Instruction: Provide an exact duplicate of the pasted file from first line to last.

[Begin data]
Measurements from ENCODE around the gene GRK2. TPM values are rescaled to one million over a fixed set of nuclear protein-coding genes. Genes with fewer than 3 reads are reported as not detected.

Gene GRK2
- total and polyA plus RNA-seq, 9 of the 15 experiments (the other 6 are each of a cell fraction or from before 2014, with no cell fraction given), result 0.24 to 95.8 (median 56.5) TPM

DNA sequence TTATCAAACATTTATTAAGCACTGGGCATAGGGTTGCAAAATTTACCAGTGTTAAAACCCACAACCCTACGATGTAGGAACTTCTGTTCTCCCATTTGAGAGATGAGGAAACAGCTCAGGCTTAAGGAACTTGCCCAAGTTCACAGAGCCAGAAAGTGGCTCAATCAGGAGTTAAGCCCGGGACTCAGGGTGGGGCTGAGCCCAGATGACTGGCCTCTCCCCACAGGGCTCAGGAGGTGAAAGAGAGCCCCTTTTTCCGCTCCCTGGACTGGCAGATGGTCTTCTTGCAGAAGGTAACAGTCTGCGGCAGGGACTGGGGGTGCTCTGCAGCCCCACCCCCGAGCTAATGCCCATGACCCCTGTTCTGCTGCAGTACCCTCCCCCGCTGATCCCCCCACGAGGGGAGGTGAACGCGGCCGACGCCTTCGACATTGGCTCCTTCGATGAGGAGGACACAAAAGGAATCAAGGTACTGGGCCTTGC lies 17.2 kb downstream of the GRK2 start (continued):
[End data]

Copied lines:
Measurements from ENCODE around the gene GRK2. TPM values are rescaled to one million over a fixed set of nuclear protein-coding genes. Genes with fewer than 3 reads are reported as not detected.

Gene GRK2
- total and polyA plus RNA-seq, 9 of the 15 experiments (the other 6 are each of a cell fraction or from before 2014, with no cell fraction given), result 0.24 to 95.8 (median 56.5) TPM

DNA sequence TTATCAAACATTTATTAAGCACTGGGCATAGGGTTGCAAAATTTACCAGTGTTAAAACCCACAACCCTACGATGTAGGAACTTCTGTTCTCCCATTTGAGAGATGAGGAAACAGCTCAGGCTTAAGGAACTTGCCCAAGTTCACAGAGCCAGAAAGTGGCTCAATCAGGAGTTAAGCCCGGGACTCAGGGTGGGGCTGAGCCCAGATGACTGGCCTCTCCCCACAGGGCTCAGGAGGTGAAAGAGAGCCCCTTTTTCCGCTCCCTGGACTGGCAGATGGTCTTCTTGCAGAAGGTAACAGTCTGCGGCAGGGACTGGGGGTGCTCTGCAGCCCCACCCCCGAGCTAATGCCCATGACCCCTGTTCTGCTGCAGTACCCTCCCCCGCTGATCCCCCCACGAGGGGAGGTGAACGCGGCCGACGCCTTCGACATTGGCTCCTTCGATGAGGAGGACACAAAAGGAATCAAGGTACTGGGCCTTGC lies 17.2 kb downstream of the GRK2 start (continued):